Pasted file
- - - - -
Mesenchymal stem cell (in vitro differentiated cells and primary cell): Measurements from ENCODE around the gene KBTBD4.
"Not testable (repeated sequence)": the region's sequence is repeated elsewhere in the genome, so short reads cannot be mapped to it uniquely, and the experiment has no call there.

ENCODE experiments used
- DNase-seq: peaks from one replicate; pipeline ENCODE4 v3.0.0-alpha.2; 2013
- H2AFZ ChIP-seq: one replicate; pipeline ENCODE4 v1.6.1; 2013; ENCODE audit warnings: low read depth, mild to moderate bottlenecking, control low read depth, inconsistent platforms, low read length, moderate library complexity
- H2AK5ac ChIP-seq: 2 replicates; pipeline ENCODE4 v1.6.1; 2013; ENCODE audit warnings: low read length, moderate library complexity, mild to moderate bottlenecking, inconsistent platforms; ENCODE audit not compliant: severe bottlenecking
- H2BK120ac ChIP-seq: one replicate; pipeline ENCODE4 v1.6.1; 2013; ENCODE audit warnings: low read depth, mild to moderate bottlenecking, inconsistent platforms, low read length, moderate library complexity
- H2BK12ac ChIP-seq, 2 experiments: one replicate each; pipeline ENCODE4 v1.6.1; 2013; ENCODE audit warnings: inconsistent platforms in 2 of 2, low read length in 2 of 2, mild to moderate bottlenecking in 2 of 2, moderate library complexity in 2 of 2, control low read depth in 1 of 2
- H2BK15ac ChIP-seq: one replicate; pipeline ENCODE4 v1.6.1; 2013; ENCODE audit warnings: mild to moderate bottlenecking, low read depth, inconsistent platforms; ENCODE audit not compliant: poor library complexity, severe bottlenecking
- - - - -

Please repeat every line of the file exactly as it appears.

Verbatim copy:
Mesenchymal stem cell (in vitro differentiated cells and primary cell): Measurements from ENCODE around the gene KBTBD4.
"Not testable (repeated sequence)": the region's sequence is repeated elsewhere in the genome, so short reads cannot be mapped to it uniquely, and the experiment has no call there.

ENCODE experiments used
- DNase-seq: peaks from one replicate; pipeline ENCODE4 v3.0.0-alpha.2; 2013
- H2AFZ ChIP-seq: one replicate; pipeline ENCODE4 v1.6.1; 2013; ENCODE audit warnings: low read depth, mild to moderate bottlenecking, control low read depth, inconsistent platforms, low read length, moderate library complexity
- H2AK5ac ChIP-seq: 2 replicates; pipeline ENCODE4 v1.6.1; 2013; ENCODE audit warnings: low read length, moderate library complexity, mild to moderate bottlenecking, inconsistent platforms; ENCODE audit not compliant: severe bottlenecking
- H2BK120ac ChIP-seq: one replicate; pipeline ENCODE4 v1.6.1; 2013; ENCODE audit warnings: low read depth, mild to moderate bottlenecking, inconsistent platforms, low read length, moderate library complexity
- H2BK12ac ChIP-seq, 2 experiments: one replicate each; pipeline ENCODE4 v1.6.1; 2013; ENCODE audit warnings: inconsistent platforms in 2 of 2, low read length in 2 of 2, mild to moderate bottlenecking in 2 of 2, moderate library complexity in 2 of 2, control low read depth in 1 of 2
- H2BK15ac ChIP-seq: one replicate; pipeline ENCODE4 v1.6.1; 2013; ENCODE audit warnings: mild to moderate bottlenecking, low read depth, inconsistent platforms; ENCODE audit not compliant: poor library complexity, severe bottlenecking